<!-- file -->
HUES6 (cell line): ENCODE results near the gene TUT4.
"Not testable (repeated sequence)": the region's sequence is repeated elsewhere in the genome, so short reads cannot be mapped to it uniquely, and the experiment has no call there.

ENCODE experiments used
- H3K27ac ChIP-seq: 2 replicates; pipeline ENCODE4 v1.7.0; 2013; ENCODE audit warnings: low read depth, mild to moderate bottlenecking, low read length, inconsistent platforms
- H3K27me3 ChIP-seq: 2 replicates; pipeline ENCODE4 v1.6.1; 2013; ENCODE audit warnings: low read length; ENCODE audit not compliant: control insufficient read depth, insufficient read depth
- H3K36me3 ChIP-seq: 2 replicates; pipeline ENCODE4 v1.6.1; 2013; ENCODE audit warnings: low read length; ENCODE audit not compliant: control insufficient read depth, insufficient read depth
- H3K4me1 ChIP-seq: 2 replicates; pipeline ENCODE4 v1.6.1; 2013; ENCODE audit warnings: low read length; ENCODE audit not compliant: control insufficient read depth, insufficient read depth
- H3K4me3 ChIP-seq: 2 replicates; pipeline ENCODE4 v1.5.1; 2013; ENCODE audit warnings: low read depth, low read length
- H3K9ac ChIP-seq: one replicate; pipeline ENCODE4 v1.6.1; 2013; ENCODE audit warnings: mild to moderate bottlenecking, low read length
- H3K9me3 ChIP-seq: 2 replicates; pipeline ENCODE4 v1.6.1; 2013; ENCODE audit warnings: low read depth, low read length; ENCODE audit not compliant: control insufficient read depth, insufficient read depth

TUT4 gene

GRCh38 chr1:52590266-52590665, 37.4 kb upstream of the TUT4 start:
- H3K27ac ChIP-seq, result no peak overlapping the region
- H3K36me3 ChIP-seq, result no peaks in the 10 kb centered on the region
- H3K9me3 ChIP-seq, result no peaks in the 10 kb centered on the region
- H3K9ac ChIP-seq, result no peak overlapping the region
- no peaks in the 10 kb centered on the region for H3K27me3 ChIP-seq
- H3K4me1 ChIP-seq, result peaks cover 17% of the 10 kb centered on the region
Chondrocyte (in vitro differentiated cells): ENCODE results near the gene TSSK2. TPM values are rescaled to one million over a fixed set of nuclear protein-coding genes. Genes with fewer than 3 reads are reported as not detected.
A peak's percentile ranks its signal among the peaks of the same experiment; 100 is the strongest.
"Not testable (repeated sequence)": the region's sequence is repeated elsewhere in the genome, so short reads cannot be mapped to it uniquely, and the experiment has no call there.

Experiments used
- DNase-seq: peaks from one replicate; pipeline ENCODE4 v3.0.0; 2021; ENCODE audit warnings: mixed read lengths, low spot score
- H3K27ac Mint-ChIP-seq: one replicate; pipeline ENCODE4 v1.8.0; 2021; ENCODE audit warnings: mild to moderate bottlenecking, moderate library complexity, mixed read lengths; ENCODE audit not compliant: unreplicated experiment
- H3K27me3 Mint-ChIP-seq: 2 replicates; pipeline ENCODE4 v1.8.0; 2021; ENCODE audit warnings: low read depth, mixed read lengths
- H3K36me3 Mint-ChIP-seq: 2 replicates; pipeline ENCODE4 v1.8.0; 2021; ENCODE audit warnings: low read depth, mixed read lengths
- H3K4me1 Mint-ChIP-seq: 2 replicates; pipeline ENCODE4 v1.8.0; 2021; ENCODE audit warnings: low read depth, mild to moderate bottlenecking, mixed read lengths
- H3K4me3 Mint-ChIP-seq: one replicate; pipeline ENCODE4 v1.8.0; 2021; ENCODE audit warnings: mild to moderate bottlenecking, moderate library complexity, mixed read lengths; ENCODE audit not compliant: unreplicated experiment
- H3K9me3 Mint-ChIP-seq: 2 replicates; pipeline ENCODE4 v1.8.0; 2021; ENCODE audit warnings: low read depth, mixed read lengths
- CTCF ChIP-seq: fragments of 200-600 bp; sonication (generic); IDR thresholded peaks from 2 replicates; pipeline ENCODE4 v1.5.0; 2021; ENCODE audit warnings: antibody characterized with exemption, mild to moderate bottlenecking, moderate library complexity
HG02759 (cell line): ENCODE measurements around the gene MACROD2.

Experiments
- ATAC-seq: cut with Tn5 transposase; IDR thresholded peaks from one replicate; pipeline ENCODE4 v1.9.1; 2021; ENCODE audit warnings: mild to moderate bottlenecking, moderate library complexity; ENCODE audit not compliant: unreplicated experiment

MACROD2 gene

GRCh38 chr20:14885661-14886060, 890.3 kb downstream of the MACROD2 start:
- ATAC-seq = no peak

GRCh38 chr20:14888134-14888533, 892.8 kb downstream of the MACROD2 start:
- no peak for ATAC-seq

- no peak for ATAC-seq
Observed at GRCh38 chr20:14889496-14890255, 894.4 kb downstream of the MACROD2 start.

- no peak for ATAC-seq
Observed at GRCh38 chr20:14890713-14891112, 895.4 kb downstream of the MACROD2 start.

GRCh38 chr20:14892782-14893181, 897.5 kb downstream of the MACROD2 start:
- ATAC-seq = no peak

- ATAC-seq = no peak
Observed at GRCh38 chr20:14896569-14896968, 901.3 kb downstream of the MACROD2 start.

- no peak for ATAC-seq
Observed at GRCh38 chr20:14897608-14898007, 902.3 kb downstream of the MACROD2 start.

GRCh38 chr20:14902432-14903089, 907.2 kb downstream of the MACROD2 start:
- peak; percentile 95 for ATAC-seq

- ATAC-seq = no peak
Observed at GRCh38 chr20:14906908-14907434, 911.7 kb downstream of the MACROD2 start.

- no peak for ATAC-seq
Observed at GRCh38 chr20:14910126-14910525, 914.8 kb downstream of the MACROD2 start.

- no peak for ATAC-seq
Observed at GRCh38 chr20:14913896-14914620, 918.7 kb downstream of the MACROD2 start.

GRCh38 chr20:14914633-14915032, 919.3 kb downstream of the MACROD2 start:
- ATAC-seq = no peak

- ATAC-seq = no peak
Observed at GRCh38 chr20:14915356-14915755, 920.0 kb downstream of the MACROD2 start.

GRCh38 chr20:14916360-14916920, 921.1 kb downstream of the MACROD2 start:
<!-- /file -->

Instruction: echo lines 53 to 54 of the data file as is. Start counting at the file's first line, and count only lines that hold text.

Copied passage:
- no peak for ATAC-seq
Observed at GRCh38 chr20:14910126-14910525, 914.8 kb downstream of the MACROD2 start.